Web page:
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I've been looking into OpenGL programming as a C++ programmer, and have seen two primary ways of dealing with event-driven programming: message polling or callback functions.

  • I see that the native Win32API uses a callback function, which is triggered by the DispatchMessage function.

  • SDL (based on the tutorials) also use some sort of callback or callback-like programming.

  • GLFW also uses callbacks.

  • SFML lets the programmer poll for individual messages anywhere in the code, usually in a loop, forming the message loop.

  • The X Window system, based on what I have seen, also uses message polling.

Clearly, since event systems exist in prominent environments, each must have an advantage. I was hoping someone could tell me the advantages and disadvantages of each. I am thinking of writing some programs which would heavily depend on event-driven programming, and would like to make the best decision on which path to take.

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This isn't going to be complete, but here's a few things that come to mind...

I've only ever used GL for 3D, and haven't really done much in the way of GUIs. Polling for events is pretty common. More precisely, polling in a main rendering loop which processes all events in a queue and then moves on to rendering. This is because you re-render everything from scratch each frame after collecting all events and using them to update the scene's 3D state. Since a screen can only display images at a limited frame rate, it's also common to sleep during polling as any state updates won't get shown till later even if their events are triggered sooner.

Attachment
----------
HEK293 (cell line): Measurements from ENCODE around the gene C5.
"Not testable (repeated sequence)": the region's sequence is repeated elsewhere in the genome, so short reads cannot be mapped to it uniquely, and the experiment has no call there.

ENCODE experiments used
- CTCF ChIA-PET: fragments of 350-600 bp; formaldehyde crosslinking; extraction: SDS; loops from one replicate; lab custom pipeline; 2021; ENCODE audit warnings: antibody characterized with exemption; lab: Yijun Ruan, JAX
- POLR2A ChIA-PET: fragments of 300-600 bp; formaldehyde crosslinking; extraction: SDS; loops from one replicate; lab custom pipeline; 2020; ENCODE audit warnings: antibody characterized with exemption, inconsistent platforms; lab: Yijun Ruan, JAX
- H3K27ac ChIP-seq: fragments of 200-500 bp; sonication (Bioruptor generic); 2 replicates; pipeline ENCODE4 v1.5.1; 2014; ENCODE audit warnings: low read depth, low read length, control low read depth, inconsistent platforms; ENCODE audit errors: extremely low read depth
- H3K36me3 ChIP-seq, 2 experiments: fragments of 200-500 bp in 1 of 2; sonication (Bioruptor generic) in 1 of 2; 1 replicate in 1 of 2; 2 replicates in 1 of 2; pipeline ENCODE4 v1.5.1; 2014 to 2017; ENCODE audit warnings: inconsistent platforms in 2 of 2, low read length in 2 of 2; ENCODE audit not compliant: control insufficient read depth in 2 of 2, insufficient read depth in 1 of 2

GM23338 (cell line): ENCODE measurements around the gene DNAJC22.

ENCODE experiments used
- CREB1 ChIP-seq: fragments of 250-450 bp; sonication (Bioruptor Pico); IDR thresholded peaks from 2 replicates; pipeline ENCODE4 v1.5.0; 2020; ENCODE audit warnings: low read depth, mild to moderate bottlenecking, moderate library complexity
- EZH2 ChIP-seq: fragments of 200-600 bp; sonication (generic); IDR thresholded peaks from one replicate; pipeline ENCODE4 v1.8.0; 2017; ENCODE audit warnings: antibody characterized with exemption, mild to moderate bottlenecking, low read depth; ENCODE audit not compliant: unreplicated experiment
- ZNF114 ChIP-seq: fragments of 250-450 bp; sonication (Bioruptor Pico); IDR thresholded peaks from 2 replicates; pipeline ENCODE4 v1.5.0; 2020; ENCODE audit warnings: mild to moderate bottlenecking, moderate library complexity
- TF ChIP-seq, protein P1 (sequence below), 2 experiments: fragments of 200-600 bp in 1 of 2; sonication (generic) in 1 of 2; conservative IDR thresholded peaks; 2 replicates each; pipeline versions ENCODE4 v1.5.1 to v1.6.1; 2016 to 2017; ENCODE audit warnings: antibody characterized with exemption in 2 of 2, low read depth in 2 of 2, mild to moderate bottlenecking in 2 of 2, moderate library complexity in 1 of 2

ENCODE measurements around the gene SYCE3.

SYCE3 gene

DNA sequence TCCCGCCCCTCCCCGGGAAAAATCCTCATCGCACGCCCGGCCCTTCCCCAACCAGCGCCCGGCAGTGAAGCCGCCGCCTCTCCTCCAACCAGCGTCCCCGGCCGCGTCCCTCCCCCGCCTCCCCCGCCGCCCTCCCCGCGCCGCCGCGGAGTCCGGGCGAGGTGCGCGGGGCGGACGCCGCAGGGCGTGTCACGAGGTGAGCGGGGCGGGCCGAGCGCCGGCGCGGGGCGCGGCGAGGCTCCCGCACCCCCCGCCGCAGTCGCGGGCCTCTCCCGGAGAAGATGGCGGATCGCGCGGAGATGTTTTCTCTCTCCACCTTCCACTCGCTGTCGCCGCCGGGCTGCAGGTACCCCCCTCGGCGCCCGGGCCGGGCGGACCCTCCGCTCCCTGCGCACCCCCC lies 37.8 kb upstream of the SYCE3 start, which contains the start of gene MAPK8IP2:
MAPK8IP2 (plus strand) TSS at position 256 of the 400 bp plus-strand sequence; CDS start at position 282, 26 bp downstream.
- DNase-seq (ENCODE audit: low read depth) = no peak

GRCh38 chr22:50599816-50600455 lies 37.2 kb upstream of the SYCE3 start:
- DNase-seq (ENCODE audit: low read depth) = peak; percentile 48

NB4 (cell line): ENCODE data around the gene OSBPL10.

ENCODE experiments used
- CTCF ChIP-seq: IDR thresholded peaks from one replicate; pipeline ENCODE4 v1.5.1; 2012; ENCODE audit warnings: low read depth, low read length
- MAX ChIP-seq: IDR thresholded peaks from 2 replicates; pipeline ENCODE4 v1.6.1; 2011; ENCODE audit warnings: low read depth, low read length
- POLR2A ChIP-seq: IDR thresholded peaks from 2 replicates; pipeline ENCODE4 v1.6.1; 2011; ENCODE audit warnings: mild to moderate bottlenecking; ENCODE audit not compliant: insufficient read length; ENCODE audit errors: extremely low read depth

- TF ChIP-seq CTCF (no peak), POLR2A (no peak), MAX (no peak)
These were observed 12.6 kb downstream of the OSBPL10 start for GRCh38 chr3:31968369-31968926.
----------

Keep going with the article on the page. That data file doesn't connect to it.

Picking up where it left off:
• If you were to process events exactly as they happen, such as part-way through drawing, then you have race conditions. Dealing with this may be an unnecessary hastle.

  • If you have anything animating then you already have a loop and polling is a trivial cost in contrast.

  • If your events are very infrequent, then you don't need to re-draw often so having a thread active and polling is a little in-efficient.

  • It'll be quite bad if events pile up and you're re-drawing for each one. You might find you're re-drawing more often than using a loop to process all events and render once.

I think the main issue with polling is for inactive windows that aren't in focus. Lets say you minimize your GL app. You know it won't receive any events so polling is useless. So is drawing for that matter.

Another issue is response latency. This is quite important for something like capturing mouse movement in a game. As long as you poll for events in the right order (input→update→display) this is generally OK. However, vsync can mess with the timing by delaying frames from being displayed.

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I'm currently creating light weight GUI libraries for linux based on opengl and evdev.

A first one, developped in C leads me to implement message architecture, inspired by pipe usage for multithreaded communication.

For a second one, in c++, I only use callbacks, but evdev stack in linux is message driven.

My conclusion is that for peripherics (ex: mouse) which could trigger interrupts more rapidly than program could respond to, you need a fifo layer, (usualy a pipe), to make asynchronous the communication between both contexts. and thus: Messages are just asynchronous buffered callback's in multithreaded environment.

You may also use callback fifo's, to buffer your events. But organizing variables among threads is not always easy (semaphore, locking, etc). Using messages as the only interprocess syncronization mechanic helps clearing that point.

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